The honeymoon phase of living in a new city is over when I find myself avoiding the downtown area.
Things get messy in an exciting way downtown, especially if the city has an NHL team that makes the Stanley Cup finals. If there are no sporting events or festivals, there will still be buskers to provide entertainment. Public transportation modes overlap downtown: you can drop off onto a ferry from the communal zip line.
It’s easy to see why tourists congregate downtown. There’s always that one street with all the indie stores and that other one with all the seedy sex shops. Commissioned public art sculptures are found plopped on random corners. Sticking out somewhere in the middle of the skyline is a revolving restaurant with terrible food. If the city isn’t landlocked, there will be several waterfront restaurants, and they’ll have names like Beaches or The Fish Exchange. The food will probably also be terrible here. Every city has at least one unusual-looking building.
Montréal has the Olympic stadium which looks like it was initially supposed to be a bridge, but then the engineers abandoned the idea halfway through construction and decided to turn it into a stadium to save face. You can see this building from nearly anywhere in the city.
But the thing that stood out the most about Montréal compared to all other places I’ve lived is how old it is. (In colonialism years.) Victoria, BC is 156 years old. Vancouver is 132. Calgary, 134. Halfmoon Bay is probably younger than my dad.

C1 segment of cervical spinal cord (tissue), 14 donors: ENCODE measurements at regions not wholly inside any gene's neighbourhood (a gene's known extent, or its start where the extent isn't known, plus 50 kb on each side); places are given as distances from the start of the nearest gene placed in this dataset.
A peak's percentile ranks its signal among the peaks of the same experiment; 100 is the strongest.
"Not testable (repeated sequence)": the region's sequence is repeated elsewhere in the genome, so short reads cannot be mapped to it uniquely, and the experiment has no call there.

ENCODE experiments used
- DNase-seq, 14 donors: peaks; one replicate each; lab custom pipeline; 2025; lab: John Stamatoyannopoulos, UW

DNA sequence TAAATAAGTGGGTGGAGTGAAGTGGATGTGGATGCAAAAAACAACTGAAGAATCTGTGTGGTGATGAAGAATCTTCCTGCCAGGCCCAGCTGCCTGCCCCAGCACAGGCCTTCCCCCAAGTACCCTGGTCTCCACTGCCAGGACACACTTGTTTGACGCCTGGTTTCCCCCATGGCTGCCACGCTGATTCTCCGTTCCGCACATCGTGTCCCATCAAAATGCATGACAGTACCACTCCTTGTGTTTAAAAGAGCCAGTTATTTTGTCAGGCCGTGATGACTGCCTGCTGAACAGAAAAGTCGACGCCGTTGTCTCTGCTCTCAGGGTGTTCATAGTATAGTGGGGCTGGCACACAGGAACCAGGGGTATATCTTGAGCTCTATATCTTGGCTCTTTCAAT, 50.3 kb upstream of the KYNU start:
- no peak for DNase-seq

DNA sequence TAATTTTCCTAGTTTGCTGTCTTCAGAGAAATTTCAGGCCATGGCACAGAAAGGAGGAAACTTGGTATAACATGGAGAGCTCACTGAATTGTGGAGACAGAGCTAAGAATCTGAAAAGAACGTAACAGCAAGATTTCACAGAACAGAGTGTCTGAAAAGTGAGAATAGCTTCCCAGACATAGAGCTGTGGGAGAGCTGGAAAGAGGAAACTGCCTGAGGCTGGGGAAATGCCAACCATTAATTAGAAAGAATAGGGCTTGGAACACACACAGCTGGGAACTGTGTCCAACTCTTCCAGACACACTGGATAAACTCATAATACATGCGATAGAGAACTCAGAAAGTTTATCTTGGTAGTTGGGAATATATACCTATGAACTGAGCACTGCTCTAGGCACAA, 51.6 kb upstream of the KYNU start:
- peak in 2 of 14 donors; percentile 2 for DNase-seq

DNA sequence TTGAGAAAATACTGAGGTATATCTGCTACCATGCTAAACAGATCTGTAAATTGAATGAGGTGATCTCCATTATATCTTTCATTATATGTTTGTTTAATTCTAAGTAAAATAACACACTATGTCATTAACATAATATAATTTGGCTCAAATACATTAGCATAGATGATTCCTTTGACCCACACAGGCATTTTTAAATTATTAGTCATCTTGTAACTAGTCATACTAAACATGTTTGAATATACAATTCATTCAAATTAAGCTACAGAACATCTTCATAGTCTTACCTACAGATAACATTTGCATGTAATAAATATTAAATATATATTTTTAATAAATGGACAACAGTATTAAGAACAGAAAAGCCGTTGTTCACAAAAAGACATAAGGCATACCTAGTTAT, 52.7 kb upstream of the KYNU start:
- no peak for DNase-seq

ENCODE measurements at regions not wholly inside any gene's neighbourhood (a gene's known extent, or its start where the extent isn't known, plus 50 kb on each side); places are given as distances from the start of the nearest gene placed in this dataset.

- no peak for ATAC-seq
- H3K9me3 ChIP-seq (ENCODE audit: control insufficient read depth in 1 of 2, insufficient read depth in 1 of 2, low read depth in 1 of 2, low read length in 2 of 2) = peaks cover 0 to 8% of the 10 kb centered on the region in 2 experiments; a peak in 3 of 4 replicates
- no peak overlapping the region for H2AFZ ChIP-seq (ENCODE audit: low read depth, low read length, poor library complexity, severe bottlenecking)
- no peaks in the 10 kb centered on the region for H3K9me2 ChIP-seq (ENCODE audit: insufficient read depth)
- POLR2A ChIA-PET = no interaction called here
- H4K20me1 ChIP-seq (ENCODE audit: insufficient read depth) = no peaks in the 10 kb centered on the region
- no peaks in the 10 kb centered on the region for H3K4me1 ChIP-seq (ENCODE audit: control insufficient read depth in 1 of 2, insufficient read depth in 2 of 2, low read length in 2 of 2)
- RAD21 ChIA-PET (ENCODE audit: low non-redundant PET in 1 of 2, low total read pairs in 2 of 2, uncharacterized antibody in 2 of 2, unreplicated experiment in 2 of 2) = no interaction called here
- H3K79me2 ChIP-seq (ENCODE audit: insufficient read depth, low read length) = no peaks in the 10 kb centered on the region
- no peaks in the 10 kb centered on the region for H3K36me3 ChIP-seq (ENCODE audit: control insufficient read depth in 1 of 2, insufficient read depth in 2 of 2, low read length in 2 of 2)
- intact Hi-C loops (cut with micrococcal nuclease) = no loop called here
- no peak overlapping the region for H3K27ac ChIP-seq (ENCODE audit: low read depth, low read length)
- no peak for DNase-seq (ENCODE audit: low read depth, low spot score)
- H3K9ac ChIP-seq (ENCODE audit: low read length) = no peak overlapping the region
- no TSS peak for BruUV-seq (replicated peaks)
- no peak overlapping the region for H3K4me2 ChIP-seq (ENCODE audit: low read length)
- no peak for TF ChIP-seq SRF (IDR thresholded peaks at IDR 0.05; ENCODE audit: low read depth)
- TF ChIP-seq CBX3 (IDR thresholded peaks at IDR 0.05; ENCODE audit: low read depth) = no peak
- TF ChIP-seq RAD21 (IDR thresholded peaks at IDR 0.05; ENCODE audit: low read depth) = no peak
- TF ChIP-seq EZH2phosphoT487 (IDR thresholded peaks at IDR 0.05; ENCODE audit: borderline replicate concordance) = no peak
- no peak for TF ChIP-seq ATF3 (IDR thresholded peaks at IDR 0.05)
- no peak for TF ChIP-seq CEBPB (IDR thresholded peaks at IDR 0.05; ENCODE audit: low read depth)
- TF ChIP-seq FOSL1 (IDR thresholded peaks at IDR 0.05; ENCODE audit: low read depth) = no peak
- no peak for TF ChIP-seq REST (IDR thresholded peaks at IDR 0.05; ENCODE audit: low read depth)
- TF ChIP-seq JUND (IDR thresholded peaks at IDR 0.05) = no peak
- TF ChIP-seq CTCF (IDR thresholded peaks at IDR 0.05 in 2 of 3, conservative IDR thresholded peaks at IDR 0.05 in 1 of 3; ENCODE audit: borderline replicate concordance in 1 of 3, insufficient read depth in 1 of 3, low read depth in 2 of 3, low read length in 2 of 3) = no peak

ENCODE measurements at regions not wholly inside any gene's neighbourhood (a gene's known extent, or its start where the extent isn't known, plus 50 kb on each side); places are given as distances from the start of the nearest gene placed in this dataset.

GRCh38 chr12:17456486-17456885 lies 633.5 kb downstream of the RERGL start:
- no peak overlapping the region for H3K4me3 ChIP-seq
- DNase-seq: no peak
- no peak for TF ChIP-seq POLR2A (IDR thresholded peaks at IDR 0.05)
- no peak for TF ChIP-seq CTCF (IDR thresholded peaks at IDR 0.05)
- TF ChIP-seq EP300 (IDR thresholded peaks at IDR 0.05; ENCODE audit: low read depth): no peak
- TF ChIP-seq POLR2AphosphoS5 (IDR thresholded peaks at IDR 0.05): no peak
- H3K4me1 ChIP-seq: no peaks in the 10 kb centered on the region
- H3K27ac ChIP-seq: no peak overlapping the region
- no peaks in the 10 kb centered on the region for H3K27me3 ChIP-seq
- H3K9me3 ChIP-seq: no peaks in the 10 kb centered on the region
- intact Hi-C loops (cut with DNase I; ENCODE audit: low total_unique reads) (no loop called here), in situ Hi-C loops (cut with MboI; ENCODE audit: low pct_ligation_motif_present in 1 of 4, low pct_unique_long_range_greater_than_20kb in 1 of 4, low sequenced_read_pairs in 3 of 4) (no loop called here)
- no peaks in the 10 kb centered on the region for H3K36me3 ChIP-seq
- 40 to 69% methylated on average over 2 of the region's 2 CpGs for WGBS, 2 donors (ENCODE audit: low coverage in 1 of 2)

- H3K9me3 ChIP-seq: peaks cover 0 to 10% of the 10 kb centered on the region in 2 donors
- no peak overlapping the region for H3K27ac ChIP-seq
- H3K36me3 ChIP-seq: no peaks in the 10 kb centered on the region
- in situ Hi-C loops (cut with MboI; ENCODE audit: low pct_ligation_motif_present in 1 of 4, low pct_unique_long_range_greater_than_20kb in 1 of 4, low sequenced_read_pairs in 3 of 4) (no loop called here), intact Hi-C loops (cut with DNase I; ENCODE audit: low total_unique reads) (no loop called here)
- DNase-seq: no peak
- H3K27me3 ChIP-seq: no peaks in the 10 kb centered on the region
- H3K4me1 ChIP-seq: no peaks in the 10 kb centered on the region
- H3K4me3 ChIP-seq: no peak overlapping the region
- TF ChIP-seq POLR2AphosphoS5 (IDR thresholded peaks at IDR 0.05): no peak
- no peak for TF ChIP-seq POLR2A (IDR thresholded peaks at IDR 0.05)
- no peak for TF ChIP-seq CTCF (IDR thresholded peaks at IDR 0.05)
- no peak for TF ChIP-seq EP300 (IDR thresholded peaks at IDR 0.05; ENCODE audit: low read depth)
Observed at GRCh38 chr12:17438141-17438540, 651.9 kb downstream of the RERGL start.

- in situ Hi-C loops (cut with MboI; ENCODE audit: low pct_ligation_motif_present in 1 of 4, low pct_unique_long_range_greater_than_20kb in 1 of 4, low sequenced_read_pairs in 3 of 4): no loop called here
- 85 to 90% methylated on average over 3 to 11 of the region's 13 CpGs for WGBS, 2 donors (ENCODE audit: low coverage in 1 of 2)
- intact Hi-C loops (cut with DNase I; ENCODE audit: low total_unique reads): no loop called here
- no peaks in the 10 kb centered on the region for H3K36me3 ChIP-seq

Montréal is 376!
I know 376 seems absurdly young to the world outside of North America. In these 376 years, Montréal got a few things right:
Another Saturday was spent under the sun in spandex. Yann and I gave Route Verte #5 a try; we’re going through all the route numbers, almost in order.
#5 took us through a forest of refineries to the northernmost (or easternmost if you have that much faith in Montréal’s cartographers) tip of the island. Just before we exited the island of Montréal, we happened upon a small park inhabited by anthropomorphic animals in baseball shirts standing on stumps.
Instead of continuing to argue with Yann about the varying quality of stunt mattresses, I am going to write about today’s bike ride in explicit detail.
Since my crash two weeks ago, this was the first bike ride worthy of wearing bib shorts. On Tuesday, I finished my antibiotics like a good patient, but came up with a new reason to visit the doctor: “My arm looks better but feels so much worse!”
This new doctor prescribed me some pale yellow tablets and promised me I’d be ready to wrestle a ManBearPig in under a week. As I was absolutely sure I wouldn’t be able to find a ManBearPig in the city, Yann and I cycled out to Oka (118km round trip).
Since my accident, I’ve been spending way more time on the love seat than in the saddle. Likewise, I am on way more drugs than usual. I was hoping the painkillers the small-town doctor hooked me up with would evoke some blog-worthy introspection. Alas, painkillers don’t do that. Not even morphine. At best, it made sulking on the love seat a little less uncomfortable.
It took exactly a week before I felt I had recovered enough to go on a benign adventure. On Saturday I found myself back on a gravel path, only I didn’t have a bicycle beneath me.
This particular path– Le Réseau-Vert–runs alongside the Canadian Pacific Railway line for about 3km through the borough of Rosemont–La Petite-Patrie. Up until the beginning of spring, it was a simple unmarked car-free path. The city then decided to add some gimmicky park benches, tables, a playground for doing calisthenics, and information panels.
Being without my bicycle forced me to slow down and appreciate this $1 million upgrade. I was able to stop and smell the roses/learn a bit about my ‘hood. In French.